Faced with increasing gaps between taxes collected and benefits paid, in its recent session, the North Carolina General Assembly adopted a new law making it more difficult for some unemployment benefit recipients to collect and maintain benefits. The new law takes effect November 1, but earlier this month, Governor Perdue announced suspension of certain provisions deemed to conflict with federal rules for reimbursement to states for certain UI expenditures.
Specifically, the new law would have granted employers more time to respond to certain claims for benefits, reduced benefits in some cases, and limited appeal rights for denied claims. The federal Department of Labor informed North Carolina that these changes violate federal guidelines for state unemployment insurance practices. In addition to jeopardizing federal funds paid to the state, these changes could result in increased federal unemployment tax obligations for North Carolina employers.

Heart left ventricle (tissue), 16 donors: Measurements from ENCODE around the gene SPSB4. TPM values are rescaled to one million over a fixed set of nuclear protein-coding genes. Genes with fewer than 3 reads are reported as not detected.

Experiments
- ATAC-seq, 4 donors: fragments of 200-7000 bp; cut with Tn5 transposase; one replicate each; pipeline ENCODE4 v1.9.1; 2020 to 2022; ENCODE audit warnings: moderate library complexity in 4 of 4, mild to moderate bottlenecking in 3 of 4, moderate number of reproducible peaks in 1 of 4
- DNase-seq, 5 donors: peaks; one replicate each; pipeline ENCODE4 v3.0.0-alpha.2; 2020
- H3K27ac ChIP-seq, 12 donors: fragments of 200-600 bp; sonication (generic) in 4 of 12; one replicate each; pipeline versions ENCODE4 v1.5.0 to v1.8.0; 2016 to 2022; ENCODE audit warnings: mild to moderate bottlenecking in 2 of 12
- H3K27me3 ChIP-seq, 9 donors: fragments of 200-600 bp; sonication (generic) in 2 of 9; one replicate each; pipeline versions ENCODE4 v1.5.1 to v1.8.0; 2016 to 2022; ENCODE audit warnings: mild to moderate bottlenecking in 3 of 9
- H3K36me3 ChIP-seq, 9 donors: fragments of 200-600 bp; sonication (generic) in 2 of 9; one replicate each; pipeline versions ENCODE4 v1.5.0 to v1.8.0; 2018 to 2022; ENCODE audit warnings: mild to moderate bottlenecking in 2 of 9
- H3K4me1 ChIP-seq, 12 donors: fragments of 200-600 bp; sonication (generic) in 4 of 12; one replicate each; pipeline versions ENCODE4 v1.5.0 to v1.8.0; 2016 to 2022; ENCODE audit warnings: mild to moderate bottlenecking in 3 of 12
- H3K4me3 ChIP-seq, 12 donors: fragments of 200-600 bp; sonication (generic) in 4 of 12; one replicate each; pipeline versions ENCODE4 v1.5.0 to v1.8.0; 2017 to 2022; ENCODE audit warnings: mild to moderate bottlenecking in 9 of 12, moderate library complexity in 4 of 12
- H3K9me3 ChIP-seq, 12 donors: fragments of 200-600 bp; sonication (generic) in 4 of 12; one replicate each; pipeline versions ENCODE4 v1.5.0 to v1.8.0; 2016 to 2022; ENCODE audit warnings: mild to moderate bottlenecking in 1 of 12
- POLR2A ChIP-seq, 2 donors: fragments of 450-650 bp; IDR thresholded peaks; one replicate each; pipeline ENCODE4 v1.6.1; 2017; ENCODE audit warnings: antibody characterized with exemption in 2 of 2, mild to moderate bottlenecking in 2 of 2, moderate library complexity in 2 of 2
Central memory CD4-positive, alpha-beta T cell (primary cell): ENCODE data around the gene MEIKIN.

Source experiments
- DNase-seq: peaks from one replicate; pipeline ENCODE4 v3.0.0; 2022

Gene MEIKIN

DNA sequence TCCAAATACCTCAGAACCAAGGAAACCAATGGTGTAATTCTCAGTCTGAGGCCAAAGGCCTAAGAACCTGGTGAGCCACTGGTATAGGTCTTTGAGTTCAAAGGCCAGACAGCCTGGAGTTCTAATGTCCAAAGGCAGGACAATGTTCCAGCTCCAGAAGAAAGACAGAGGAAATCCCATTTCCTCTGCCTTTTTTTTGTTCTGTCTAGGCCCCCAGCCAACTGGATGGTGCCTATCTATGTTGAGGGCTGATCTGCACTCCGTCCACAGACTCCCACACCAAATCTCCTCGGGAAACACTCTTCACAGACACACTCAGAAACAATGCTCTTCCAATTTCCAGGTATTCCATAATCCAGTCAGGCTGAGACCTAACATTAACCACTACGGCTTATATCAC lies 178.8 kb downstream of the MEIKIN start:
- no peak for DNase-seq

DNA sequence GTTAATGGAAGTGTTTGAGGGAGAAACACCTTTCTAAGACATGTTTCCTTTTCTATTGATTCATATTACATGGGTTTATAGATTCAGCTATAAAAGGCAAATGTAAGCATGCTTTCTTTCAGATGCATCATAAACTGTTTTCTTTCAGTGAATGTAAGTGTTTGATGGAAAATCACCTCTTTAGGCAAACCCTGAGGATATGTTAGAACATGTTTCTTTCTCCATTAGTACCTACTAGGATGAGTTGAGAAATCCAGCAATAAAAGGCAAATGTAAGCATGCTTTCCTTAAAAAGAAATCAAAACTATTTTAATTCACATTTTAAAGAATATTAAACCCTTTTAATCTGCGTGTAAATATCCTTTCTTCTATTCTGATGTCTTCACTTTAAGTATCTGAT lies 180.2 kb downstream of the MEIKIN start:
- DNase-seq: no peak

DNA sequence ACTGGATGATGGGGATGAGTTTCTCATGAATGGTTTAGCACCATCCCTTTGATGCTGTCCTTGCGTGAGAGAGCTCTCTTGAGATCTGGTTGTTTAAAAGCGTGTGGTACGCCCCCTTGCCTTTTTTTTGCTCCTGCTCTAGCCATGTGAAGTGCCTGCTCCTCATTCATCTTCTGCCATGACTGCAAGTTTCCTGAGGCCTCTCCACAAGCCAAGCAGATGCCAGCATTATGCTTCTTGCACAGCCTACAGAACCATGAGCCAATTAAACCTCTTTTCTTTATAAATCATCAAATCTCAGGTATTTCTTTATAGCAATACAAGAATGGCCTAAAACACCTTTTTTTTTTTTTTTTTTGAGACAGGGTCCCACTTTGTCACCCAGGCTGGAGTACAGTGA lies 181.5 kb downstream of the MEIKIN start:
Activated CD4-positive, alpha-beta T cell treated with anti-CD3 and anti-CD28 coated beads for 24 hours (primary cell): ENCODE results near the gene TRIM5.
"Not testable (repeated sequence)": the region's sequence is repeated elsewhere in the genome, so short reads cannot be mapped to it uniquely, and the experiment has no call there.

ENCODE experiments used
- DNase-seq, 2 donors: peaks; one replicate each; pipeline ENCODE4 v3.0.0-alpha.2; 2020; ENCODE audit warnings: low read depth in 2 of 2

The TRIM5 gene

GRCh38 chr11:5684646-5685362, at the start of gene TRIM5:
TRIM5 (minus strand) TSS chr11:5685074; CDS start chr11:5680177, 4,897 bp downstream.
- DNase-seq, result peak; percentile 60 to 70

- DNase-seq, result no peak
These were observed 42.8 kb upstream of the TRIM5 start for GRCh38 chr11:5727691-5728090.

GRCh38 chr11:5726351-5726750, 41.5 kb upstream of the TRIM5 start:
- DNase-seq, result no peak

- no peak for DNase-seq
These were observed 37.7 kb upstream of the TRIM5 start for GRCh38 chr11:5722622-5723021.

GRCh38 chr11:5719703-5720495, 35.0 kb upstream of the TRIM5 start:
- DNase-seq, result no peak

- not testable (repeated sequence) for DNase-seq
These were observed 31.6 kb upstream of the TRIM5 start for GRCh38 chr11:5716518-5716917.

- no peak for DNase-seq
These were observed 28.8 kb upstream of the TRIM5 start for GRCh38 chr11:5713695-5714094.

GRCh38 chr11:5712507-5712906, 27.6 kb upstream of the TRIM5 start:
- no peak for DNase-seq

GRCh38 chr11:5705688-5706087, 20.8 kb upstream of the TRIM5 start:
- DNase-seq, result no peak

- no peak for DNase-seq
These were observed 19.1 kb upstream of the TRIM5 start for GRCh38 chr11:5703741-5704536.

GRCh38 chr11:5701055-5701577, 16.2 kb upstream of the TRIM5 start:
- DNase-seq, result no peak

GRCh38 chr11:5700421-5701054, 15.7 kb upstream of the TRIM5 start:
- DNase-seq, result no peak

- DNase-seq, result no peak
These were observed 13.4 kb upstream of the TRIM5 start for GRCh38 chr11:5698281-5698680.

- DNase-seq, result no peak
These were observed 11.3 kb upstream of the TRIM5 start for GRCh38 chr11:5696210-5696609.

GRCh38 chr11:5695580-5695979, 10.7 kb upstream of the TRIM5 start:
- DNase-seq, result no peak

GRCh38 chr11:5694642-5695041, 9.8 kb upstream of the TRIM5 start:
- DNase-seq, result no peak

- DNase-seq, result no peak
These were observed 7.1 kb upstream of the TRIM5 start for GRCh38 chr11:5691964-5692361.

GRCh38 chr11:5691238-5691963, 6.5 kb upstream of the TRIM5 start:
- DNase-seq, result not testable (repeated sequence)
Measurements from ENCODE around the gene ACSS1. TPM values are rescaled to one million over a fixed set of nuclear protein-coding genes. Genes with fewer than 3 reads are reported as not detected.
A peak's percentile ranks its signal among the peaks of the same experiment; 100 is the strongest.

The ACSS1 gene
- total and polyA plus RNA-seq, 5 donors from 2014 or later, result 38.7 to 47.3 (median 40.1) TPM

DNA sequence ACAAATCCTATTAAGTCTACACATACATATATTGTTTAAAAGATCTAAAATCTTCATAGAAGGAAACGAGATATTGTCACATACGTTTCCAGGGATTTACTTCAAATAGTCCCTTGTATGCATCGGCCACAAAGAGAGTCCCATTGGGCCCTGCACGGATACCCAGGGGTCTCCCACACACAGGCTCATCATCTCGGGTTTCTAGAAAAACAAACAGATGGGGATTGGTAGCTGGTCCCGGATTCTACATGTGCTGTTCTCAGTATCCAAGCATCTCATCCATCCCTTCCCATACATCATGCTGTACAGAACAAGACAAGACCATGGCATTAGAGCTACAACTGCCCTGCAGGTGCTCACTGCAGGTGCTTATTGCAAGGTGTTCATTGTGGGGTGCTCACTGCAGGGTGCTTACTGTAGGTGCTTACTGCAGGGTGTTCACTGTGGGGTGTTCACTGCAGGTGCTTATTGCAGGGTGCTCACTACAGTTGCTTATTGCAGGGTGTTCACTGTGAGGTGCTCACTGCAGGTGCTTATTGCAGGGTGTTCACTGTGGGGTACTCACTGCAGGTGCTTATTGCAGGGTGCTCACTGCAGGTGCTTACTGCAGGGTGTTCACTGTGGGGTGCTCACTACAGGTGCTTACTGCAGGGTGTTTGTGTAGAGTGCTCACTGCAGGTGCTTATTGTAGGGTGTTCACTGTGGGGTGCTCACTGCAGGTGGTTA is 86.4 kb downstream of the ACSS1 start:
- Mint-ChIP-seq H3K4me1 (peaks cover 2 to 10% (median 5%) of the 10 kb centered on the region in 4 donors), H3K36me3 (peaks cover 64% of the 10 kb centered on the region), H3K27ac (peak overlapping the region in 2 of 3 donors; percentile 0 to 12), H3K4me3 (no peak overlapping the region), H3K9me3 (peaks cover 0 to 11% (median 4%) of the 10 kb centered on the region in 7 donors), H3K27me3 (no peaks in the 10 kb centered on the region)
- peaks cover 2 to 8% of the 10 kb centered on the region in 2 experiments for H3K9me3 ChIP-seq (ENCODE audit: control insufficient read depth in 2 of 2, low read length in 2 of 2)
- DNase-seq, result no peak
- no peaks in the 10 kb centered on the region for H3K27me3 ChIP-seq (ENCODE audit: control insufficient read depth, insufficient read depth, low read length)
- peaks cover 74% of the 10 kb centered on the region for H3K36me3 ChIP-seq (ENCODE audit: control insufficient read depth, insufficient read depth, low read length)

In anticipation of some of these issues, the General Assembly granted Governor Perdue the right to suspend portions of the new law based on federal objections. The legislature will now be tasked with changing the law to make it conform with these federal guidelines. Non-conflicting portions of the new law will take effect November 1 as scheduled.